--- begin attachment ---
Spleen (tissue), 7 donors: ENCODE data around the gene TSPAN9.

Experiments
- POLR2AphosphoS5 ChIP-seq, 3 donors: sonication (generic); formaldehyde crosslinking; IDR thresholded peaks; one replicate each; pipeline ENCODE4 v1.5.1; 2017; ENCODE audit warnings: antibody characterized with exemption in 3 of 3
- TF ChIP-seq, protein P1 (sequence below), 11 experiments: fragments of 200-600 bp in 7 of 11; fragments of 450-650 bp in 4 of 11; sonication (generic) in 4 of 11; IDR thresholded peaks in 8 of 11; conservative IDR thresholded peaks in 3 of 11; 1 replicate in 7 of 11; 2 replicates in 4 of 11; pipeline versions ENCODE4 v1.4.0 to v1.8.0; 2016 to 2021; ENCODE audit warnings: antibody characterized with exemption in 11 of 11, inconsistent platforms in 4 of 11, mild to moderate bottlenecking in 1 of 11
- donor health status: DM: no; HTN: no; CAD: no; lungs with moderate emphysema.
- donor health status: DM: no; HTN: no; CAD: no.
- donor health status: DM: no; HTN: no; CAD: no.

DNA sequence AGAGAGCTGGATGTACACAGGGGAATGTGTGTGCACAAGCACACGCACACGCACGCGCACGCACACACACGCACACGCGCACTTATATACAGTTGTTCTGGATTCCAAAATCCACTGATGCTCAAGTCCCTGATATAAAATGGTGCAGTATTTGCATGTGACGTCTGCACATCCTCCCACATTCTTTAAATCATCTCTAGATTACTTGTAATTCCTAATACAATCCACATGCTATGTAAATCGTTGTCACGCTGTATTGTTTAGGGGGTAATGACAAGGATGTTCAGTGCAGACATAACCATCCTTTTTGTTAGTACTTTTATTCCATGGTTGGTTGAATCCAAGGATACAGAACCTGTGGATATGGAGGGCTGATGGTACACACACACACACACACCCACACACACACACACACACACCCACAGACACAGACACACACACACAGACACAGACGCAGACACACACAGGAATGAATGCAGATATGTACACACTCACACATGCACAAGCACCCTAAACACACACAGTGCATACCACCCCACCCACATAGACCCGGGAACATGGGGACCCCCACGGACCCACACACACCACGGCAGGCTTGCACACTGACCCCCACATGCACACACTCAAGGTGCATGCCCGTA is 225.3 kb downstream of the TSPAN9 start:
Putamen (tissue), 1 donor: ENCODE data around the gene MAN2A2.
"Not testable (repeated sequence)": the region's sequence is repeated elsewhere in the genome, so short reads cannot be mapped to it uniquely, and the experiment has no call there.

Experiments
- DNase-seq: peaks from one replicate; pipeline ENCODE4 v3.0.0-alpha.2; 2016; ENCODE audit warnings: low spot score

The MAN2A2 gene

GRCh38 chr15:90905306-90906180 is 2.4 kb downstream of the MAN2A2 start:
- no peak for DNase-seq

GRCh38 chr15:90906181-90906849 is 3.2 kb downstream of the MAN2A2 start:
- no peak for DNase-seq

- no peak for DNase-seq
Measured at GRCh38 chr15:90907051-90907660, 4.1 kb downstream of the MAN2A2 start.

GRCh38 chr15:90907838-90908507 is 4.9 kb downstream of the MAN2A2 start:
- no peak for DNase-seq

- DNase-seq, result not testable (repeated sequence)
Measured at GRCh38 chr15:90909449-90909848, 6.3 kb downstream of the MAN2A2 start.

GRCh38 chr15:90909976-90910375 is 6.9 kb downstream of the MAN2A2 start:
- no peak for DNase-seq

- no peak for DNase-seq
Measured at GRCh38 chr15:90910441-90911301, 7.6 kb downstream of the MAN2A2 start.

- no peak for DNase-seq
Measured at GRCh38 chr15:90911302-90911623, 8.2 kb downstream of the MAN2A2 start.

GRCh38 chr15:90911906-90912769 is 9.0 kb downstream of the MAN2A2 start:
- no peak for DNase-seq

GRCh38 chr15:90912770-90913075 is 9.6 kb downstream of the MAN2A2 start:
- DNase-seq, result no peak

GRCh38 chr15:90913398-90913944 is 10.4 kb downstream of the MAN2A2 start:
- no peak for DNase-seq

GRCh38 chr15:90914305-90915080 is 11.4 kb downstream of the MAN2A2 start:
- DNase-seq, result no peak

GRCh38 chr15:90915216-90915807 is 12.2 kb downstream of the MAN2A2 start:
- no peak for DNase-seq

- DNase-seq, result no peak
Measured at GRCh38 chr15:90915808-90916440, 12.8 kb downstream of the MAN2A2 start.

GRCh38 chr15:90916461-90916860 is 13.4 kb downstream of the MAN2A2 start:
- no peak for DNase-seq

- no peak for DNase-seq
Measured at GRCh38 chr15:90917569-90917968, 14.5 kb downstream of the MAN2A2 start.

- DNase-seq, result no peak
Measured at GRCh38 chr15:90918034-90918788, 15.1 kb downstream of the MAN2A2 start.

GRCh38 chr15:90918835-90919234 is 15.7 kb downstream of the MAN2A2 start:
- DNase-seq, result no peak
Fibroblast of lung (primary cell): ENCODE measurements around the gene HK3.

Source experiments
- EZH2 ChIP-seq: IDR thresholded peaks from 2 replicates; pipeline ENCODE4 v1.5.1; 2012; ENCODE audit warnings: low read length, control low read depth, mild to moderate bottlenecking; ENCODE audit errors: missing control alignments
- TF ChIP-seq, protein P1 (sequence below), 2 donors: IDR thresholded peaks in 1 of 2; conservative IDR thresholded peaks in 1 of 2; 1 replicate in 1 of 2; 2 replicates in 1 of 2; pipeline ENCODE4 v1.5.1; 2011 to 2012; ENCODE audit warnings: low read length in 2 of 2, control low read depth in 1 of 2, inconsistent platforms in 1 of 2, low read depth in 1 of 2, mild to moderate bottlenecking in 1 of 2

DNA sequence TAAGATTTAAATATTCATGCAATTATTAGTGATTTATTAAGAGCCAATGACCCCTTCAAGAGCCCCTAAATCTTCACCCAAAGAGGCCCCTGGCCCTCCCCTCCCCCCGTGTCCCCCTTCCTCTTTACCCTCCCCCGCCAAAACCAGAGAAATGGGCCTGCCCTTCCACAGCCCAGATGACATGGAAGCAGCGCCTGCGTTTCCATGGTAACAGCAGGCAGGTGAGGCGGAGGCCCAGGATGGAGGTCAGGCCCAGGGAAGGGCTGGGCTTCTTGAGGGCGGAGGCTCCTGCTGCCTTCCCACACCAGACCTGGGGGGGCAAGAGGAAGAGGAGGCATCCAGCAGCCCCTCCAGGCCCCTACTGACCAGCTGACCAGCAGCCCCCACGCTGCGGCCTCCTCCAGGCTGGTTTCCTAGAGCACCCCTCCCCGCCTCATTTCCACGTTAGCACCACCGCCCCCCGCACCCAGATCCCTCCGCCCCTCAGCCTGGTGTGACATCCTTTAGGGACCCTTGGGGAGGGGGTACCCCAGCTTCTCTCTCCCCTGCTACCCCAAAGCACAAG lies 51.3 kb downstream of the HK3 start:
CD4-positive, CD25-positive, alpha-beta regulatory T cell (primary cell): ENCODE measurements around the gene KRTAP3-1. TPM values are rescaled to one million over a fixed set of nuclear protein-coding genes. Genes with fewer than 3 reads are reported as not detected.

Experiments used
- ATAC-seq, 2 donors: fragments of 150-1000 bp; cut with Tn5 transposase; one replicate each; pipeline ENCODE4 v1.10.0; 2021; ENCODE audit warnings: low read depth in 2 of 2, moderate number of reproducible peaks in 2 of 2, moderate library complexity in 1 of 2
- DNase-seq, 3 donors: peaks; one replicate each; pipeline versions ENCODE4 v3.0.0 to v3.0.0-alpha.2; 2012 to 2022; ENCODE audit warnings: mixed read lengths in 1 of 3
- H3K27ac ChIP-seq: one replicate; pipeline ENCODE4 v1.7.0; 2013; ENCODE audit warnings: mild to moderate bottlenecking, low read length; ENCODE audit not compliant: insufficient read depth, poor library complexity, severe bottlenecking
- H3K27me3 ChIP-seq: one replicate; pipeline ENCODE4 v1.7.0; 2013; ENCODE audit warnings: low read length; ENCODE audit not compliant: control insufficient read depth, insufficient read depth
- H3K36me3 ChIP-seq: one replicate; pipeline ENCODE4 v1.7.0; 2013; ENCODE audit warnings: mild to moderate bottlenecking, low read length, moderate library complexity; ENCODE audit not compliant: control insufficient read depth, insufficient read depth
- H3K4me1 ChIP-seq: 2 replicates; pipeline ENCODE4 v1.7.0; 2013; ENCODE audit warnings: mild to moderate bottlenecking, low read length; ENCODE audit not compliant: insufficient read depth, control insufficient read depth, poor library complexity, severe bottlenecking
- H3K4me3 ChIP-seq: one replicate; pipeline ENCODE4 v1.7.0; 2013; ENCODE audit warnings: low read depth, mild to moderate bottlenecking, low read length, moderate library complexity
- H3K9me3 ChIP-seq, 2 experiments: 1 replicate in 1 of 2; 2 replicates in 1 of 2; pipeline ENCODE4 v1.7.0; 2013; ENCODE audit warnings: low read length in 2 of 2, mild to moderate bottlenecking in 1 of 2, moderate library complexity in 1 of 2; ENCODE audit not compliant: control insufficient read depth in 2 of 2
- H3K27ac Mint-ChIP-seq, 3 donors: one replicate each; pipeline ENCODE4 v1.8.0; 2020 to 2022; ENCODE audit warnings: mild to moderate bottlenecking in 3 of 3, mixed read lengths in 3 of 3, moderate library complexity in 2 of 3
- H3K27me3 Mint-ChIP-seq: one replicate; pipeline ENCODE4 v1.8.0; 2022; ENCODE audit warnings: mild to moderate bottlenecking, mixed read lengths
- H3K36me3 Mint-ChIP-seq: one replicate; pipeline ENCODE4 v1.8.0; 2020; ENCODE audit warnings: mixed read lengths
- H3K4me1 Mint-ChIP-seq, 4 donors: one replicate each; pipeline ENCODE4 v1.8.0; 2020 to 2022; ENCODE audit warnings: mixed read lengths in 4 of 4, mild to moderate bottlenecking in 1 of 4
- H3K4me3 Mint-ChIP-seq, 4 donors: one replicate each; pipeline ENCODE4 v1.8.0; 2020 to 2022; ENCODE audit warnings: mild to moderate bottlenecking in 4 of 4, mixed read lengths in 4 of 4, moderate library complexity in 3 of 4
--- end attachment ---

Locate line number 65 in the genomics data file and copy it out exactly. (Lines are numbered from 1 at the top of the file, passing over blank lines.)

- H3K27ac Mint-ChIP-seq, 3 donors: one replicate each; pipeline ENCODE4 v1.8.0; 2020 to 2022; ENCODE audit warnings: mild to moderate bottlenecking in 3 of 3, mixed read lengths in 3 of 3, moderate library complexity in 2 of 3